## Introduction

Density functional theory (DFT) is widely used in catalysis studies. Though numerous successful applications to metal catalysts have been achieved, the reliability of standard generalized gradient approximation (GGA) DFT approaches for metal oxide systems is more suspect.[1-4] Metal oxides with localized, strongly correlated electrons are more difficult for DFT to accurately represent. Extensions to standard GGA-DFT are often used to model these systems.[5] Catalytic activity on metal oxides is directly related to the ability of metal atoms to cycle between oxidation states.[6] It is essential to develop computational methods that accurately capture energetics associated with metal oxidation state changes during metal oxide catalyzed reaction cycles.

Ceria-based catalysts are particularly difficult for conventional DFT due to the self-interaction error that emerges when modeling localized *f*-states in partially reduced surfaces.[7] Recently, a review on the status of DFT+*U* has been published.[8] This self-interaction error causes GGA-DFT methods to improperly delocalize *f*-electrons in reduced ceria systems. The most widely used method to correct this self-interaction error is the addition of the Hubbard *U* term to the cerium *f*-states.[7] The Hubbard *U*-term adds a semiempirical energetic penalty to partial occupation of the orbitals to which is it applied (i.e., *f*-states of Ce). The empirical *U*-term may be chosen to match known material properties, or calculated self-consistently using the linear-response approach.[7] The empirical approach is most typically used, however, a *U*-value determined to match one property (i.e., band gap) may not necessarily give proper surface reduction energetics. Self-consistent *U* determination provides an approach to return the full *ab initio* nature to DFT by determining an appropriate *U* value for a given physical model. However, system energies cannot be trivially compared with different *U*-values, leaving an empirical choice of a constant *U* to apply within a catalytic cycle when the self-consistent *U*-values vary along the reaction path.

The addition of other transition metals to the ceria lattice, often occupying cerium lattice sites, can offer improved catalytic properties. Numerous studies have used DFT approaches to these “doped” ceria surfaces. Often, an onsite *U* potential is added only to the *f*-states of cerium on these doped systems.[1] For many metal oxides, accurate material properties require DFT+*U* methods with *U* corrections on the *d*-states of the metals.[9] A second approximation to these mixed metal oxide systems is to also include a *U* value to the dopant *d*-states.[10] Correspondingly, a reasonable *U* value for the *d*-states of these metals must also be determined. A *U* value applied to the *p*-states of oxygen can also lead to a better estimate of the band gaps and reduction energies of ceria.[11] An additional complexity is that a different *U* potential can be applied to the same atom in different geometric arrangements (surface vs. subsurface, near dopant vs. far from dopant). Sholl and coworkers recently used a position dependent version of DFT+*U* (DFT+*U*(**R**)) to correctly reproduce the properties of FeO_{x}.[12] As approaches are not standardized, comparisons between DFT examinations of M-doped CeO_{2} reactivity are challenging.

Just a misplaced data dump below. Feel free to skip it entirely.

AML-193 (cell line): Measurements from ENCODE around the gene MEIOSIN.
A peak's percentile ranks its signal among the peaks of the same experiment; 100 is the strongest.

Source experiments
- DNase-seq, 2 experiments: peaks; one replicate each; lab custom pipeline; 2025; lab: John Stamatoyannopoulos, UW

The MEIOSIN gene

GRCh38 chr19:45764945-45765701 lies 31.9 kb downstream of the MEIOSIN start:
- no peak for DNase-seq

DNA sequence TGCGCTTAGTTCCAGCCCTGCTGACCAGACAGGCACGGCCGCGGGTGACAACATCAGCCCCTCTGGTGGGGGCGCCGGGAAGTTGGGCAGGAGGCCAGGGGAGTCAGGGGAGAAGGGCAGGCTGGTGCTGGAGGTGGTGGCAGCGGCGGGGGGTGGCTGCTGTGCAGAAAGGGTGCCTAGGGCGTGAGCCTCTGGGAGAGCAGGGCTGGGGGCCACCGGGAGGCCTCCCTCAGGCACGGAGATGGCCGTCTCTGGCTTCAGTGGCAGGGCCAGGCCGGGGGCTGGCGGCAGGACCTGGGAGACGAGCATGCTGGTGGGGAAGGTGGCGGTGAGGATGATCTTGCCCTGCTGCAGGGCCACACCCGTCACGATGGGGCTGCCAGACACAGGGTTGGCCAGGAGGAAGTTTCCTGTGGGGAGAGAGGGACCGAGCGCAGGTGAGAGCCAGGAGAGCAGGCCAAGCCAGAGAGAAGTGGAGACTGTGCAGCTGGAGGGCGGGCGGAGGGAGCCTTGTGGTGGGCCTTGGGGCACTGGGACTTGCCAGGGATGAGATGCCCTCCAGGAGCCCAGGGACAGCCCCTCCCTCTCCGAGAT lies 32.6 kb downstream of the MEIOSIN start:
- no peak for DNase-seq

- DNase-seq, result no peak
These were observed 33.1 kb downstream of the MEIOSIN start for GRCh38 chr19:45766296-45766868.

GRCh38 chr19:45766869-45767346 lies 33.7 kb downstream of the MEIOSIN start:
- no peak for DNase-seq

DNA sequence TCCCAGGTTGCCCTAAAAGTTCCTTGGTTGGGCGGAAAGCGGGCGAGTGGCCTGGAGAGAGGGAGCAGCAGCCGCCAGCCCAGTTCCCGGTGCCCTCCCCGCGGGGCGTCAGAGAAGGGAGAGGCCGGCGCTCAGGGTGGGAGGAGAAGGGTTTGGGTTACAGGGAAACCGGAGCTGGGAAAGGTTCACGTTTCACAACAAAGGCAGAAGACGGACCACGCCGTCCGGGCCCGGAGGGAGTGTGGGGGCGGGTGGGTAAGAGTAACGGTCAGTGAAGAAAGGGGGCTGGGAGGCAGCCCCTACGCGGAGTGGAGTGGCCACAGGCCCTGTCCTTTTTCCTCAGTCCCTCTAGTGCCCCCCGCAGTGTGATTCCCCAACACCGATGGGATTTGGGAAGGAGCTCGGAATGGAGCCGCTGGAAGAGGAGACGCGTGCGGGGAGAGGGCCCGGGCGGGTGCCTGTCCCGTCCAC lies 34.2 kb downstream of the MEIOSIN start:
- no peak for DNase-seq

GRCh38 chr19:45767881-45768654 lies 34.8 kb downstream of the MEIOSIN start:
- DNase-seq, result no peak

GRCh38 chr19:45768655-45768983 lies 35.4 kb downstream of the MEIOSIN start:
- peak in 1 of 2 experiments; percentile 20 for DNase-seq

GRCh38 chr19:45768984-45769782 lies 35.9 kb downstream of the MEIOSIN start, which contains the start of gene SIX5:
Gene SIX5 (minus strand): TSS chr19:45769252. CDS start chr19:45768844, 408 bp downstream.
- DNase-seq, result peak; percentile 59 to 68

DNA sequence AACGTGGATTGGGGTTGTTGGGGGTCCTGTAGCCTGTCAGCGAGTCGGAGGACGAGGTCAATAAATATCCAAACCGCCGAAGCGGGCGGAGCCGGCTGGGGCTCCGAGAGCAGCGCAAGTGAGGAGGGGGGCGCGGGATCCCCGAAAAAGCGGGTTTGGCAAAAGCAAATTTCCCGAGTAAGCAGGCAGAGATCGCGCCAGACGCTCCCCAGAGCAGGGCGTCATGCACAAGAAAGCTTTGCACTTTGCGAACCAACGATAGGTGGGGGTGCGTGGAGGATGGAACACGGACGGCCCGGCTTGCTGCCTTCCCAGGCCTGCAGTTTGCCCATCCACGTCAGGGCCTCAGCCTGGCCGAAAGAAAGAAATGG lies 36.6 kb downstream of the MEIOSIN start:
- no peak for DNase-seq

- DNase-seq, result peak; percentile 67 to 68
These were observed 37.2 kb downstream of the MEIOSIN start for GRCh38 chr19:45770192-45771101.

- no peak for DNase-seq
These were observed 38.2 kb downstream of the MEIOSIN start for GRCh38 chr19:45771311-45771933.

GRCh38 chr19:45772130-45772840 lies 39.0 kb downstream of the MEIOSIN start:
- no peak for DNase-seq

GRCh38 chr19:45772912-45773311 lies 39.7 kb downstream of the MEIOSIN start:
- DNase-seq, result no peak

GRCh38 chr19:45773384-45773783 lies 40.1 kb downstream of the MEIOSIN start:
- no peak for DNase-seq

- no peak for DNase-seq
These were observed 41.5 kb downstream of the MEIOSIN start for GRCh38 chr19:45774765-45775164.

A different approach from the DFT+*U* method is the use of a hybrid exchange-correlation functional.[13] Hybrid functionals add exact exchange and limit the pure GGA inaccuracies in canceling the self-repulsion, therefore, avoiding the empiricism of adding *U* corrections. The amount of exact exchange to use must still be chosen, retaining empiricism in hybrid functional implementation. The hybrid functional HSE06, along with other hybrid functionals, has been shown to accurately model oxygen vacancies in pure ceria.[14] Recently, the HSE06 functional was used to examine oxygen vacancy formation and charge transfer for divalent and trivalent dopants in ceria.[15, 16]

In this perspective, we clarify the challenge to represent M-doped CeO_{2} surface catalytic properties with DFT+*U* and hybrid functionals. Our objective is to illustrate the difficulties and summarize current approaches, toward further motivating improved approaches practical for surface reactivity studies.